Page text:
Bacteria get a bad rap. Now, it’s true that certain types can be harmful but there’s a whole world of good bacteria that can improve your health.
Here are a few ways to add some good bacteria to your diet.
Option 1: Bananas
Bananas are amazing. They’re loaded with potassium, come in their own packaging complete with color-coded displays of freshness, and can really help your gut bacteria. This makes them a great option for reducing inflammation. Blueberries are another fruit with a positive impact on “good bacteria.”
Option 2: Legumes
Peas. Beans. Peanuts. Legumes are wonderful. They’re typically very inexpensive and have a tremendous amount of protein and fiber. Additionally, they help us with the release of SCFA (short-chain fatty acids), which is fantastic for the absorption of nutrients and nourishing good bacteria.
Option 3: Fermented Plants
This is probably the most direct way to ingest or improve good bacteria in your body. Fermented plant-based foods like tempeh and miso have healthy living bacteria, which head straight to your gut and not only provide benefits themselves but also get rid of unhealthy bacteria.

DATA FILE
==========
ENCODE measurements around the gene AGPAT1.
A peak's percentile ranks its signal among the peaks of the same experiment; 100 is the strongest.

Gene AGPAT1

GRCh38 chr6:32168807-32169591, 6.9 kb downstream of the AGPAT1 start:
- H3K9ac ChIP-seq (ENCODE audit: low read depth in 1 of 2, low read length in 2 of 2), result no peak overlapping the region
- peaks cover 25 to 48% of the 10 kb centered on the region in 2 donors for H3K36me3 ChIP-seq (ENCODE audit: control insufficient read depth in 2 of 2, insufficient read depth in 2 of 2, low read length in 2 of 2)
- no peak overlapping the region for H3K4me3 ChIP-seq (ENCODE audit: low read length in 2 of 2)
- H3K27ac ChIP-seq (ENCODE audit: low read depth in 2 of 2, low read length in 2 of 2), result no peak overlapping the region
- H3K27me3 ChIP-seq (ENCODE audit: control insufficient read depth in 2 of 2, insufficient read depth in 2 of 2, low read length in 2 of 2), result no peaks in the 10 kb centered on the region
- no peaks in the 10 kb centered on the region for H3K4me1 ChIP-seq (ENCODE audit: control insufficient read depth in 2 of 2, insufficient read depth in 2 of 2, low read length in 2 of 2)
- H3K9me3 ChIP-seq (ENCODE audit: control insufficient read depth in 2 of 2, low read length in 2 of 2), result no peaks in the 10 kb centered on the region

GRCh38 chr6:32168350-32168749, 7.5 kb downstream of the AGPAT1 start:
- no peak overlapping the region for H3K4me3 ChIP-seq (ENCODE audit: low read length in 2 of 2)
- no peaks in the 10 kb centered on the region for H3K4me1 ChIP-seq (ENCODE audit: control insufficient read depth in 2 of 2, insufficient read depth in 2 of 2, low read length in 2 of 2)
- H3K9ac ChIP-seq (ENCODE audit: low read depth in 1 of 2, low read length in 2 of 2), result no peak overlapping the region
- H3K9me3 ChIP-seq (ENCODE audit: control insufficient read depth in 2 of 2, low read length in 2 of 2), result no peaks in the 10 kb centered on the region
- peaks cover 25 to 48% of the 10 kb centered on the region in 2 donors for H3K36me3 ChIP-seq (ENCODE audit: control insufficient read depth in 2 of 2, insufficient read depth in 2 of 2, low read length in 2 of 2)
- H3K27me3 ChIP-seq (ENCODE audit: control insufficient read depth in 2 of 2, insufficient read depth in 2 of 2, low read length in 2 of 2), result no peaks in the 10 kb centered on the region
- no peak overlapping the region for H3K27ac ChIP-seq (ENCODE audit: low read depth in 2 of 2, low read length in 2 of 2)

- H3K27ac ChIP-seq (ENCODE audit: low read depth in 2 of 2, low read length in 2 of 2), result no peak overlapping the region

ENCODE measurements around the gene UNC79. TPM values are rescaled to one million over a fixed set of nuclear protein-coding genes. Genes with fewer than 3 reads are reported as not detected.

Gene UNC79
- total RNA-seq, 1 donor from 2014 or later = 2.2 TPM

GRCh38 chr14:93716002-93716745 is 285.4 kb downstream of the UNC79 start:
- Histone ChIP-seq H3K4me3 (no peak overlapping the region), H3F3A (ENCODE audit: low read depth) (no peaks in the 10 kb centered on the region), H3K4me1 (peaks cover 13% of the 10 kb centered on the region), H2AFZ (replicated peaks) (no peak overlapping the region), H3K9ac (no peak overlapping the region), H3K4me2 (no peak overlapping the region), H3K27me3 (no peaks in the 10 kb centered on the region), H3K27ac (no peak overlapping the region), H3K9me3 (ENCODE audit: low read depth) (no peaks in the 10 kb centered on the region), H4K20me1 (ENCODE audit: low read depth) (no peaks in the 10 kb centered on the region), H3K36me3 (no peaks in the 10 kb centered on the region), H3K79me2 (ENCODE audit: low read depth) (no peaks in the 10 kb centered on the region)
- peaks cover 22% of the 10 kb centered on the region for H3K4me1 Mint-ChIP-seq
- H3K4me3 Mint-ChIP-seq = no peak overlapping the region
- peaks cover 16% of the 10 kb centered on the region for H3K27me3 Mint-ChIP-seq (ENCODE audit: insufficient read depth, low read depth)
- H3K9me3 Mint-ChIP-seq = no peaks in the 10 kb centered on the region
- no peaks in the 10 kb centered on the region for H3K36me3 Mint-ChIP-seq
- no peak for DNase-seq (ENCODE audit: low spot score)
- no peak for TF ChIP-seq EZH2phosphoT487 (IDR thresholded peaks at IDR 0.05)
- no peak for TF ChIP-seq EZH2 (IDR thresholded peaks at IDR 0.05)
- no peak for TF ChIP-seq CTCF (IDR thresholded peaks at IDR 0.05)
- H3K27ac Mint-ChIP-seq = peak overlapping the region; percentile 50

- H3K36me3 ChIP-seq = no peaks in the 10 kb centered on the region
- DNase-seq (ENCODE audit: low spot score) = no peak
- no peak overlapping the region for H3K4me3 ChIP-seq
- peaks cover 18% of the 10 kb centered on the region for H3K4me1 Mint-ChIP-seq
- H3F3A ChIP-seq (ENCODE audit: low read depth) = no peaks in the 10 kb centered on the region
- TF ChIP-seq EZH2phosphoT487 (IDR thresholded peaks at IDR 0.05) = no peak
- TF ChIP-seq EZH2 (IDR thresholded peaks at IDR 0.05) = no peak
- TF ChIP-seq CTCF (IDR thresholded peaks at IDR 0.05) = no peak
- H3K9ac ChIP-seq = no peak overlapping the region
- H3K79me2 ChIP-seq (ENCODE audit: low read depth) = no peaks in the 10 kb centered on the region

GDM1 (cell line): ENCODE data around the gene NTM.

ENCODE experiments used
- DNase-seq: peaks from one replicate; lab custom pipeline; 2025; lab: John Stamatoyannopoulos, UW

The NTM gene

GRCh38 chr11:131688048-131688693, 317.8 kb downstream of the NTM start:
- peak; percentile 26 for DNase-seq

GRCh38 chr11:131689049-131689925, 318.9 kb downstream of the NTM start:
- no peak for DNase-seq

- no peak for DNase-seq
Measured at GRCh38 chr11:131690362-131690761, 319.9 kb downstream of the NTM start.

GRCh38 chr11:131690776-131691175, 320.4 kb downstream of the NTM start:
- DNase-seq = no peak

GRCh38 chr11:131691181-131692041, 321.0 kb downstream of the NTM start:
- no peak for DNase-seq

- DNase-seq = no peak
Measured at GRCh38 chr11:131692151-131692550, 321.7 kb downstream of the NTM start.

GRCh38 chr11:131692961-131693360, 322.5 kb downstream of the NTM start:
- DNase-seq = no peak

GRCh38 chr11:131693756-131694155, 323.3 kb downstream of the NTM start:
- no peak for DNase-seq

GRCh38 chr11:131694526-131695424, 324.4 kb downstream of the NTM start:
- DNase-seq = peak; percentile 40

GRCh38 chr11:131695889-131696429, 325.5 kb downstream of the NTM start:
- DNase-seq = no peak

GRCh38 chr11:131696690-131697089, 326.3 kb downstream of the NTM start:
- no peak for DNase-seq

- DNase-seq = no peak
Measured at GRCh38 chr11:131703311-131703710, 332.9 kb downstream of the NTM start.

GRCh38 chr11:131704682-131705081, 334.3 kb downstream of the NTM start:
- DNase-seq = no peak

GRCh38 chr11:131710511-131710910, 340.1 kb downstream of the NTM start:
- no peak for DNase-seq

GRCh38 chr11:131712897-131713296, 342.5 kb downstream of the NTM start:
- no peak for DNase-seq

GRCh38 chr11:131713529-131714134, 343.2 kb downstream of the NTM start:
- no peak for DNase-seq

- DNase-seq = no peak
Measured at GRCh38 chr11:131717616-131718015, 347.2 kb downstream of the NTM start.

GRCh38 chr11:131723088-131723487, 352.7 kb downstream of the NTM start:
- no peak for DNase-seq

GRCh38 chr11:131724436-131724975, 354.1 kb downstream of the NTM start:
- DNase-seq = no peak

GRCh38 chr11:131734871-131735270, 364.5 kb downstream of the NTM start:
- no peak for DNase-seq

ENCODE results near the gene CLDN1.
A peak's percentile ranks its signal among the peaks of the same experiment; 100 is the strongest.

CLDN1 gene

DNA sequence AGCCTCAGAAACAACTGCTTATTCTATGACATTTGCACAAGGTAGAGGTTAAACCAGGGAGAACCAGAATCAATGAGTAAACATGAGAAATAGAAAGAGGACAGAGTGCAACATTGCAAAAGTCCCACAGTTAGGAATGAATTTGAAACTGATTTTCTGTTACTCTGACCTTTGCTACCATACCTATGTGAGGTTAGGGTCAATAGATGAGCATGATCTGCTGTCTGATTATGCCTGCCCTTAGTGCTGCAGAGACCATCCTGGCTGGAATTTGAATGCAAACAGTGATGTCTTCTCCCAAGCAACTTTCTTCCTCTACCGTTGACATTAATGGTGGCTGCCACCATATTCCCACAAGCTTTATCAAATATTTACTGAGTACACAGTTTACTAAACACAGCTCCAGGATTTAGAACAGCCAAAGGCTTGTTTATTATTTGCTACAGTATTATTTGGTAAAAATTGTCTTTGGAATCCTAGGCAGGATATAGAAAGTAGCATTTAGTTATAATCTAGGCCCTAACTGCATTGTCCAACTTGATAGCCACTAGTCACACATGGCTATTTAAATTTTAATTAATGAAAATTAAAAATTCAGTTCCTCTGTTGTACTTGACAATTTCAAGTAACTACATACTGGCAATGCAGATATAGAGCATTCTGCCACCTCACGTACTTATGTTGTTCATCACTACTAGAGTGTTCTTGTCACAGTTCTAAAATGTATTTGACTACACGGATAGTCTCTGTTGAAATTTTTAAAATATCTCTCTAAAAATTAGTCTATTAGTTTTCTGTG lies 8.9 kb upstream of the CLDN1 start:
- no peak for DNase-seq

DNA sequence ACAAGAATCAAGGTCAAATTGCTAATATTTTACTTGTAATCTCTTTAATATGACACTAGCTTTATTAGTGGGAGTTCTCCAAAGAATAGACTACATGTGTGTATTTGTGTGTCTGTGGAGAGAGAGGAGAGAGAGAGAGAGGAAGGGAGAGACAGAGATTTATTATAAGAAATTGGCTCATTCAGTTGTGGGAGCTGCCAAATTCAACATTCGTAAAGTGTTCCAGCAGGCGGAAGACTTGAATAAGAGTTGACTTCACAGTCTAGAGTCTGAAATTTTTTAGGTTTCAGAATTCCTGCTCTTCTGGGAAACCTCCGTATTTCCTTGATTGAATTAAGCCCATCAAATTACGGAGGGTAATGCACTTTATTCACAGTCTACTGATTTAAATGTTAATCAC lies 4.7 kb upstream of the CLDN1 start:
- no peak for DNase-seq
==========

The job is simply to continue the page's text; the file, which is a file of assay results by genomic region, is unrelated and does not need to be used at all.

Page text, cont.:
Option 4: Cruciferous Vegetables
Don’t worry, no one expects you to immediately recognize the name “cruciferous vegetables.” This family of veggies includes greens like collards, kale, and arugula as well as cauliflower, all sorts of broccoli, and Brussels sprouts among others. These plants contain glucosinolates, which can remove carcinogens.
Excellent resources for healthier eating can be found at the website of the Physicians Committee for Responsible Medicine. These particular recommendations came from Meghan Jardine, the associate director of diabetes nutrition education at PCRM.